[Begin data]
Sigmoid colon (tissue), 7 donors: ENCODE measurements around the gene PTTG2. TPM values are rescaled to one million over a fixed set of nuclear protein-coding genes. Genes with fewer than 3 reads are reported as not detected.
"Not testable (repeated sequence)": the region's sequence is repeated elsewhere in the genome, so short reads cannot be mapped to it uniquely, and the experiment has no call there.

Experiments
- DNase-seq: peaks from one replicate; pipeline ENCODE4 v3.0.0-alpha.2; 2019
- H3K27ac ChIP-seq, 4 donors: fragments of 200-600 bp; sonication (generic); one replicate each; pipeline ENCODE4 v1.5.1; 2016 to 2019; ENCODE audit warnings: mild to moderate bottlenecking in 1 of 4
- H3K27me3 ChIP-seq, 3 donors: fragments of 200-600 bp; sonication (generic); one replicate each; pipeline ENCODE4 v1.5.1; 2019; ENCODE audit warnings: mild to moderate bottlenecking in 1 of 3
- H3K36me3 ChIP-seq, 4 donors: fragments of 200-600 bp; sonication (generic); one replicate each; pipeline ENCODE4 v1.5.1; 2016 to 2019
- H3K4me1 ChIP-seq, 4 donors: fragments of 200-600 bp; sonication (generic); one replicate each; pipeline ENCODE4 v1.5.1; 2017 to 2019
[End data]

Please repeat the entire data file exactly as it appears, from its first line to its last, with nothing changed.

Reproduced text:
Sigmoid colon (tissue), 7 donors: ENCODE measurements around the gene PTTG2. TPM values are rescaled to one million over a fixed set of nuclear protein-coding genes. Genes with fewer than 3 reads are reported as not detected.
"Not testable (repeated sequence)": the region's sequence is repeated elsewhere in the genome, so short reads cannot be mapped to it uniquely, and the experiment has no call there.

Experiments
- DNase-seq: peaks from one replicate; pipeline ENCODE4 v3.0.0-alpha.2; 2019
- H3K27ac ChIP-seq, 4 donors: fragments of 200-600 bp; sonication (generic); one replicate each; pipeline ENCODE4 v1.5.1; 2016 to 2019; ENCODE audit warnings: mild to moderate bottlenecking in 1 of 4
- H3K27me3 ChIP-seq, 3 donors: fragments of 200-600 bp; sonication (generic); one replicate each; pipeline ENCODE4 v1.5.1; 2019; ENCODE audit warnings: mild to moderate bottlenecking in 1 of 3
- H3K36me3 ChIP-seq, 4 donors: fragments of 200-600 bp; sonication (generic); one replicate each; pipeline ENCODE4 v1.5.1; 2016 to 2019
- H3K4me1 ChIP-seq, 4 donors: fragments of 200-600 bp; sonication (generic); one replicate each; pipeline ENCODE4 v1.5.1; 2017 to 2019